The food shortages were caused by an on-going, targeted allied campaign to bomb trains, and truck convoys carrying food in order to weaken enemy resolve. Churchill prolonged the targeted food campaign to such an extent that it even caused substantial numbers of civilians to die of starvation in Greece.
After the liberation forces had been at Belsen for two or more weeks time, Barton was asked "why British troops hadn't taken any sanitary actions to clear the dead bodies?" Barton seems to answer that he didn't know why they had not taken any sanitary precautions with the dead, however, newsreel footage captured the carnage in the camp, and documented the commencement of clean-up efforts where mass graves were used. These newsreels were used at the Nuremberg trials to convict many of the war criminals involved.
Typhus epidemic of 1847
I've just created a start-up article Typhus epidemic of 1847, focused on its impact in Canada from 1847-1848. I believe it should be globalized in scope. If you agree, please feel free to expand and edit. (This message has also been left at Talk:Epidemic typhus). Shawn in Montreal (talk) 01:10, 23 January 2012 (UTC)
Proposal to rearrange several articles
In my opinion it is utterly hard for the reader to distinguish the different names of typhus-related diseases. There has been misconceptions of disease names in the past, and new organisms/vectors in this group have recently been found to impact peoples health substantially. I suggest someone dedicated and skilled in this subject have a look at the following pages.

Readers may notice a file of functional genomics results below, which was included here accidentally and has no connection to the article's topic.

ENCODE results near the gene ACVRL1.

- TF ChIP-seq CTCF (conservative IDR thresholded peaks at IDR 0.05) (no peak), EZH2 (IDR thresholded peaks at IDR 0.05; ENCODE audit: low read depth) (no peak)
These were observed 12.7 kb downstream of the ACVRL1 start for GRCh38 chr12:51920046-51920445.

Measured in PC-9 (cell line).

There may be even more links related to this. Hopefully they can be reorganized, to achieve better overview and less repeated information. — Preceding unsigned comment added by 184.108.40.206 (talk • contribs) 09:35, 20 September 2012. Moved here from the article by Anthonyhcole (talk) 10:10, 20 September 2012 (UTC))
- What do you think the title of the article covering this should be? There are very few people working on medical articles here. If you can say in rough terms what you think the best solution is, I'll try to implement it. --Anthonyhcole (talk) 10:17, 20 September 2012 (UTC)
Epidemics resulting from the Columbian Exchange
I was a little surprised that there's no mention that Typhus was one of the three main eruptive fevers of the Columbian Exchange (along with smallpox and measles), being majorly responsible for the decimation of the Native American population (from c. 100–120 million before Columbus to c. 20 million by 1600).
I don't know a lot about the subject (I know some, but don't have references to hand and need to study on my Coursera course at the moment), but I can try to flesh this out once I have time to spare. If anyone knows more (or fancies researching and compiling information; I can recommend starting with a copy of Jared Diamond's Guns, Germs, and Steel), then that would probably be better (and quicker) than anything I could add in. — OwenBlacker (Talk) 21:15, 17 October 2012 (UTC)